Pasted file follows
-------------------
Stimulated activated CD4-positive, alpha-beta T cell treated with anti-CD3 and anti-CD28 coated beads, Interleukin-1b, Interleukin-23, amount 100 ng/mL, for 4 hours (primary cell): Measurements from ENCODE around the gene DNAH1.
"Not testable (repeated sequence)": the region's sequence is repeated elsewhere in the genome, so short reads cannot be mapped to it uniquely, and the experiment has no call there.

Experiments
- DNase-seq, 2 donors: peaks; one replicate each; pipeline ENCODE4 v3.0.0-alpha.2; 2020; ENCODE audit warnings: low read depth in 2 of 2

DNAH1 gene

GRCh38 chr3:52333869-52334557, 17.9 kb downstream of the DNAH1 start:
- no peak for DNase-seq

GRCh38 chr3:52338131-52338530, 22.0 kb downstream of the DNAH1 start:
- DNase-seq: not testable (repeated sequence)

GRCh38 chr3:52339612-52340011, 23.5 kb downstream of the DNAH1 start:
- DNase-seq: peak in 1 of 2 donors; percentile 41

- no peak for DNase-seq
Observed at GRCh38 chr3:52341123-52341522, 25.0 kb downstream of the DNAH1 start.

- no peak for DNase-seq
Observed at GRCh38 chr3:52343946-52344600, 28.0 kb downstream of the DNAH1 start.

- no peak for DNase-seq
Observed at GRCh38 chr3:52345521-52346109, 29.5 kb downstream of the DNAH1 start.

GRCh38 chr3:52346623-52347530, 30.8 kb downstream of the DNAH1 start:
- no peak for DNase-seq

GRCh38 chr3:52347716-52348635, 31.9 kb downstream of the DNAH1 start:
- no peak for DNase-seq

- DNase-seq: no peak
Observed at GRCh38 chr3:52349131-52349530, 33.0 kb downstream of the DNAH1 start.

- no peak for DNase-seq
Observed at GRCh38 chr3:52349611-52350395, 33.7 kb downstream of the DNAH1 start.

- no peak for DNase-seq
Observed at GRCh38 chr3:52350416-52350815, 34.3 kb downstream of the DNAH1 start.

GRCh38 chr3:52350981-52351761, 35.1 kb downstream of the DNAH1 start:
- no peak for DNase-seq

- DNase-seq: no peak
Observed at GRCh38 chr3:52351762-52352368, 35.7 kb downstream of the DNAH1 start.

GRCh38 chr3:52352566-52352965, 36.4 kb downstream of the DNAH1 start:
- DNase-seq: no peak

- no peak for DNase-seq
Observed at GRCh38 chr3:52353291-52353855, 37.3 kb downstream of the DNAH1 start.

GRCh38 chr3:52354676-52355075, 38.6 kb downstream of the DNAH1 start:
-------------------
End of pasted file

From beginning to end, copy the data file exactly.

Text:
Stimulated activated CD4-positive, alpha-beta T cell treated with anti-CD3 and anti-CD28 coated beads, Interleukin-1b, Interleukin-23, amount 100 ng/mL, for 4 hours (primary cell): Measurements from ENCODE around the gene DNAH1.
"Not testable (repeated sequence)": the region's sequence is repeated elsewhere in the genome, so short reads cannot be mapped to it uniquely, and the experiment has no call there.

Experiments
- DNase-seq, 2 donors: peaks; one replicate each; pipeline ENCODE4 v3.0.0-alpha.2; 2020; ENCODE audit warnings: low read depth in 2 of 2

DNAH1 gene

GRCh38 chr3:52333869-52334557, 17.9 kb downstream of the DNAH1 start:
- no peak for DNase-seq

GRCh38 chr3:52338131-52338530, 22.0 kb downstream of the DNAH1 start:
- DNase-seq: not testable (repeated sequence)

GRCh38 chr3:52339612-52340011, 23.5 kb downstream of the DNAH1 start:
- DNase-seq: peak in 1 of 2 donors; percentile 41

- no peak for DNase-seq
Observed at GRCh38 chr3:52341123-52341522, 25.0 kb downstream of the DNAH1 start.

- no peak for DNase-seq
Observed at GRCh38 chr3:52343946-52344600, 28.0 kb downstream of the DNAH1 start.

- no peak for DNase-seq
Observed at GRCh38 chr3:52345521-52346109, 29.5 kb downstream of the DNAH1 start.

GRCh38 chr3:52346623-52347530, 30.8 kb downstream of the DNAH1 start:
- no peak for DNase-seq

GRCh38 chr3:52347716-52348635, 31.9 kb downstream of the DNAH1 start:
- no peak for DNase-seq

- DNase-seq: no peak
Observed at GRCh38 chr3:52349131-52349530, 33.0 kb downstream of the DNAH1 start.

- no peak for DNase-seq
Observed at GRCh38 chr3:52349611-52350395, 33.7 kb downstream of the DNAH1 start.

- no peak for DNase-seq
Observed at GRCh38 chr3:52350416-52350815, 34.3 kb downstream of the DNAH1 start.

GRCh38 chr3:52350981-52351761, 35.1 kb downstream of the DNAH1 start:
- no peak for DNase-seq

- DNase-seq: no peak
Observed at GRCh38 chr3:52351762-52352368, 35.7 kb downstream of the DNAH1 start.

GRCh38 chr3:52352566-52352965, 36.4 kb downstream of the DNAH1 start:
- DNase-seq: no peak

- no peak for DNase-seq
Observed at GRCh38 chr3:52353291-52353855, 37.3 kb downstream of the DNAH1 start.

GRCh38 chr3:52354676-52355075, 38.6 kb downstream of the DNAH1 start: